How significant is female agency in Shakespeare's Twelfth Night? 

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It's a man's world. At least it was when Shakespeare wrote Twelfth Night.

During the Elizabethan and early Jacobean period in which Shakespeare's plays were written and first performed, the female roles were played by men and boys.

This could be one reason why there are so few females roles in Shakespeare's plays compared to the number of male roles. Of approximately 1200 roles in Shakespeare's plays, fewer than 150 are female roles, a little over 12 percent. In The Tempest, there are fifteen major roles for men, and one...one...major female role (and a couple of female spirits).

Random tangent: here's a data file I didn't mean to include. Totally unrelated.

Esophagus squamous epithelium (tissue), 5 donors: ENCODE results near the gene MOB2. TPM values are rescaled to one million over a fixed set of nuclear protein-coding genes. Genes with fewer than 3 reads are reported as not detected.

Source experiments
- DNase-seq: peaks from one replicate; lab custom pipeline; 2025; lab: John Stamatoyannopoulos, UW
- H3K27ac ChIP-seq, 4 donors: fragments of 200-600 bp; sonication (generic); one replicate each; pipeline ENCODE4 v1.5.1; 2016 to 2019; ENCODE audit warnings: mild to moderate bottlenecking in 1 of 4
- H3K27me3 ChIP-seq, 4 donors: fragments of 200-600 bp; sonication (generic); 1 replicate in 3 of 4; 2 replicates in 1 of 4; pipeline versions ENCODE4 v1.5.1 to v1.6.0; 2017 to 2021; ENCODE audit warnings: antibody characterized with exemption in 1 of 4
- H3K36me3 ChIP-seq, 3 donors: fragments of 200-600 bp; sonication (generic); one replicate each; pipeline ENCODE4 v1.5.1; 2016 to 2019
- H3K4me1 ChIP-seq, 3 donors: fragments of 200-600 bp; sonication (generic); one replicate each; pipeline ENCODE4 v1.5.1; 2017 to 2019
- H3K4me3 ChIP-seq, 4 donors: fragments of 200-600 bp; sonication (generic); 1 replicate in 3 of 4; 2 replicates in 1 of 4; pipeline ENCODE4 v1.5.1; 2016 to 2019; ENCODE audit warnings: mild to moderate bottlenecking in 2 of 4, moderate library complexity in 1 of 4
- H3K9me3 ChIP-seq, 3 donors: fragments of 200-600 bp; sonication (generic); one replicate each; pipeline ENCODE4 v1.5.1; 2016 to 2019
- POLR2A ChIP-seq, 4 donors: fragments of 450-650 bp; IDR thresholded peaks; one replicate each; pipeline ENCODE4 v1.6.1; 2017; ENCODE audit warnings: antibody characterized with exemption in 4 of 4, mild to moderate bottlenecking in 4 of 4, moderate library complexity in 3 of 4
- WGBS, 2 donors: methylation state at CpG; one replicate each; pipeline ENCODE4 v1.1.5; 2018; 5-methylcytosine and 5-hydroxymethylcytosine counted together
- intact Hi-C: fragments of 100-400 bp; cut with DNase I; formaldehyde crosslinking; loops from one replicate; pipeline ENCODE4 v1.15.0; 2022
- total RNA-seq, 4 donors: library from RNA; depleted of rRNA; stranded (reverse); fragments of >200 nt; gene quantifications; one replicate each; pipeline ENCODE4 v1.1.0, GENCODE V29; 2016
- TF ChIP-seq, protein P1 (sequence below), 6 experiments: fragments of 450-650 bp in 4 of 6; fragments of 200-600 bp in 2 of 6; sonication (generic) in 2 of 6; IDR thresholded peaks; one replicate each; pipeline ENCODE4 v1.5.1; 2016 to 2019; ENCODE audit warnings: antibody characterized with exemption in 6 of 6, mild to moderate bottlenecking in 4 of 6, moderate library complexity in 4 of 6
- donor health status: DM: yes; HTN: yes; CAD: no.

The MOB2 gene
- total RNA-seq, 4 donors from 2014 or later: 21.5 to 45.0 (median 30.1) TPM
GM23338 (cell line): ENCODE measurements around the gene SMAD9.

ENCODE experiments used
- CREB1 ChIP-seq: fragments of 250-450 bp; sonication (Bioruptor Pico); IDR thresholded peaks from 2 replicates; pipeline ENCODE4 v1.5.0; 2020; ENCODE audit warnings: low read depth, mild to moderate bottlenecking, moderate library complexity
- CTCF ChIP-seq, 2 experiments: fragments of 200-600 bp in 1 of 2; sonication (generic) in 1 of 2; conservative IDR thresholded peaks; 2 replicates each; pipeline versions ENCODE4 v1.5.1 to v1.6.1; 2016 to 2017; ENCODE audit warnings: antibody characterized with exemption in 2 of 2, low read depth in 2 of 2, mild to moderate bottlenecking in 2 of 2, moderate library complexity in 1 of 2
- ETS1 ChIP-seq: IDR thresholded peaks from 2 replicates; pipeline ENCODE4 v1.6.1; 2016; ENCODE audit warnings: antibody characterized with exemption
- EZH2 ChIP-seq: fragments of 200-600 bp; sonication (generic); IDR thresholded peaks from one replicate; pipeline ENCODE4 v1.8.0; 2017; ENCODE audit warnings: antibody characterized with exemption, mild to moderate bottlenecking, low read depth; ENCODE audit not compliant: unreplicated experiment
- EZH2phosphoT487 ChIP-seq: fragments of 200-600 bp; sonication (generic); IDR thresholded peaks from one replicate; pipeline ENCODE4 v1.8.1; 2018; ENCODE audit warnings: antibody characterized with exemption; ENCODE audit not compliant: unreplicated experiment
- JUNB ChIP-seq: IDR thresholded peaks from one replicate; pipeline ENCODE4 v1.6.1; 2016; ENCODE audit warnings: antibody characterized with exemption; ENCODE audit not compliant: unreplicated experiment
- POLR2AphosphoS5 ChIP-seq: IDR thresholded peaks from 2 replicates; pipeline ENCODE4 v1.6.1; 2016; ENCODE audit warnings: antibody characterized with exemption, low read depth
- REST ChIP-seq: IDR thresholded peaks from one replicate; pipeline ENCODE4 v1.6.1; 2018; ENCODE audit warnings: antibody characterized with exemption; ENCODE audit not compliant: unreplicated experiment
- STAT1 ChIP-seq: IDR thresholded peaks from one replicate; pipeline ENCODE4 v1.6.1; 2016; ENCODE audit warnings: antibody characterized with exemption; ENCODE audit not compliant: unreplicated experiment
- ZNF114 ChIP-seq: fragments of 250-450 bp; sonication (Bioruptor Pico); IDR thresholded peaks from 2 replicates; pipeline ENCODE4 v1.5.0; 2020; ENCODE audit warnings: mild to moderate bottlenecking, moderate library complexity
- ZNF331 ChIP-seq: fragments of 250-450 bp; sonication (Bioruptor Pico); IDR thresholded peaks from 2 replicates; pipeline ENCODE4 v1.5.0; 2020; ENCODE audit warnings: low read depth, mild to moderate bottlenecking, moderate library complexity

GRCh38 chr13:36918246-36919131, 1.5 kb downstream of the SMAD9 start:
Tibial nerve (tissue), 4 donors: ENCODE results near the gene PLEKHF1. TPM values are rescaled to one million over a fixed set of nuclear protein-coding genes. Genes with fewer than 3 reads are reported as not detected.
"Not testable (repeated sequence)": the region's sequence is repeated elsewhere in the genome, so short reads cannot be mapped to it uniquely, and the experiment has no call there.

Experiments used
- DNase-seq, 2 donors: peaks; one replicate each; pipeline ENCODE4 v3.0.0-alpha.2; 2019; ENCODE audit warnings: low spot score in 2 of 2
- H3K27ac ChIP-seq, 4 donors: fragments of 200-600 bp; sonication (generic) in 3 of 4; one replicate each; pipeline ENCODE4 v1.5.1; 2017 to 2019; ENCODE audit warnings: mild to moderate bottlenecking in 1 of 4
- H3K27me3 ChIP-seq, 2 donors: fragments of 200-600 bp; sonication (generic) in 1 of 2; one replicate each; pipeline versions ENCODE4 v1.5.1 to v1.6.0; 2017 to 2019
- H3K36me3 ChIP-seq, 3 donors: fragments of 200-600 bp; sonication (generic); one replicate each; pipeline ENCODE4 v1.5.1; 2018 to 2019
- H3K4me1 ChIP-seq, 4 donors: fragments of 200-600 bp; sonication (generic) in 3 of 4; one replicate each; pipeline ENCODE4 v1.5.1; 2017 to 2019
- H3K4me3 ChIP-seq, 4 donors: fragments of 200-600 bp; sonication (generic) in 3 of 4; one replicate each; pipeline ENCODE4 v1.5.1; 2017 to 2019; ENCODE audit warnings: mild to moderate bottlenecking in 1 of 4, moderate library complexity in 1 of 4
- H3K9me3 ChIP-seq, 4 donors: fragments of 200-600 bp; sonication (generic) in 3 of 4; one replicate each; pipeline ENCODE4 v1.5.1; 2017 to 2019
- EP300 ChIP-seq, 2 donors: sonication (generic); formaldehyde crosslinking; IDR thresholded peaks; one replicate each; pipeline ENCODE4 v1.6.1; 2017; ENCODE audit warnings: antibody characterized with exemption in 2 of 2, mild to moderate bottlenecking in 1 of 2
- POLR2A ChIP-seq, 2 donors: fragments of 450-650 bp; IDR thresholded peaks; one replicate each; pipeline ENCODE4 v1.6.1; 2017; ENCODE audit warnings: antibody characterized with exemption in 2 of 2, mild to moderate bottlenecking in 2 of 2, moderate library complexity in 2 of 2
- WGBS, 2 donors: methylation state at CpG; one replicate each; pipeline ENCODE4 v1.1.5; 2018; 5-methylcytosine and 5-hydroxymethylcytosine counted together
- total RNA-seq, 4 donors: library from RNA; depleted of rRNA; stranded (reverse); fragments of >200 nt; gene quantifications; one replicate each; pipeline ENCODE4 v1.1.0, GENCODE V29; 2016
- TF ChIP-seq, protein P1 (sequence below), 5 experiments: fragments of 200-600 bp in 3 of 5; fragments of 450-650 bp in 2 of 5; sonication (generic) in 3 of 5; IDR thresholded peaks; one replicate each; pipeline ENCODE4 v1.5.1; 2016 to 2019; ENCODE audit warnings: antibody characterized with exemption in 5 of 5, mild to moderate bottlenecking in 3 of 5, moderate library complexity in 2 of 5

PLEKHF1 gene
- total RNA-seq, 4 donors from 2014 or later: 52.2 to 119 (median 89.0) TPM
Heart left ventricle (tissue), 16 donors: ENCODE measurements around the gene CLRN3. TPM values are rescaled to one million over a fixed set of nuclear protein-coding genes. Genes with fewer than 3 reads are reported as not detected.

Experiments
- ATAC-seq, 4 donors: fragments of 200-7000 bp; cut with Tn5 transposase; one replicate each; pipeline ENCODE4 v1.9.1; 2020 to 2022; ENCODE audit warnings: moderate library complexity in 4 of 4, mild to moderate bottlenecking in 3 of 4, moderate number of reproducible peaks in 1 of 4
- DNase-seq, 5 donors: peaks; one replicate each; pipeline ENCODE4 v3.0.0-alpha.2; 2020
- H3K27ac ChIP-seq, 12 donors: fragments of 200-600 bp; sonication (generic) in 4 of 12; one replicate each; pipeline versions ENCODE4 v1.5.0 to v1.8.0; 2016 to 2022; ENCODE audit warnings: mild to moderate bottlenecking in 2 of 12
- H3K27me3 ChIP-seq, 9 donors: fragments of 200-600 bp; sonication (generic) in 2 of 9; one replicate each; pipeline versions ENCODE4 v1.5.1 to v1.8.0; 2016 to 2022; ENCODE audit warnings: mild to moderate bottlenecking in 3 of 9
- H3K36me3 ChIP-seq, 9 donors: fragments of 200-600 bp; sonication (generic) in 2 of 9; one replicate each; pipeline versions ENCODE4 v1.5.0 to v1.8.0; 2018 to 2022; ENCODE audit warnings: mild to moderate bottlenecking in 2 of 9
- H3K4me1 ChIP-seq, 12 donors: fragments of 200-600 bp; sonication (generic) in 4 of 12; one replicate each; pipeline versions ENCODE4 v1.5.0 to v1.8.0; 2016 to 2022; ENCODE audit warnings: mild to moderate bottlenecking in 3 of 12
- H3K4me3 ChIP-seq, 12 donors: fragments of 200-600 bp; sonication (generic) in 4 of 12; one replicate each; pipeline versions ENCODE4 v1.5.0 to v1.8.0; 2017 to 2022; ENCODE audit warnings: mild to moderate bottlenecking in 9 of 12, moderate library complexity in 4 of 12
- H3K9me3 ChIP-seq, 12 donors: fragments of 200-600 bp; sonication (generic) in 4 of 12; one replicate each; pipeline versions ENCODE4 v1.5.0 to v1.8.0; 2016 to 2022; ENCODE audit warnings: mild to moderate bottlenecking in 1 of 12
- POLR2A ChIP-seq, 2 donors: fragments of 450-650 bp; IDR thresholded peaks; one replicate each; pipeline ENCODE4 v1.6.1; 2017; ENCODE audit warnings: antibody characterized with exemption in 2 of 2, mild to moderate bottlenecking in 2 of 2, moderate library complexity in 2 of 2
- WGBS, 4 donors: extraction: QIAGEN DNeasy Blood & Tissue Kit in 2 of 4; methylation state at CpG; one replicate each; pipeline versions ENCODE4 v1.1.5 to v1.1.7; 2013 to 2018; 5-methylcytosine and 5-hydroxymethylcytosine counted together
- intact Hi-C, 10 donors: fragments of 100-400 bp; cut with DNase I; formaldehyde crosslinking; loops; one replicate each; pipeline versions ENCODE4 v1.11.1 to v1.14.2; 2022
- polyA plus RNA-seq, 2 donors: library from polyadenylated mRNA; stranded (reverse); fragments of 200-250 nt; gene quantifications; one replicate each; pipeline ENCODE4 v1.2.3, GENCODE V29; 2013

In Twelfth Night there are three female roles: Olivia (a wealthy countess), Viola (an aristocratic young lady), and Maria (Olivia's lady-in-waiting). These are also the only female roles in the play.

"Agency" is the ability of a person to act for or on behalf of him/her/themself. Agency generally benefits those who, like Olivia and Viola, have wealth and/or power, and those who are close to wealth and/or power, like...

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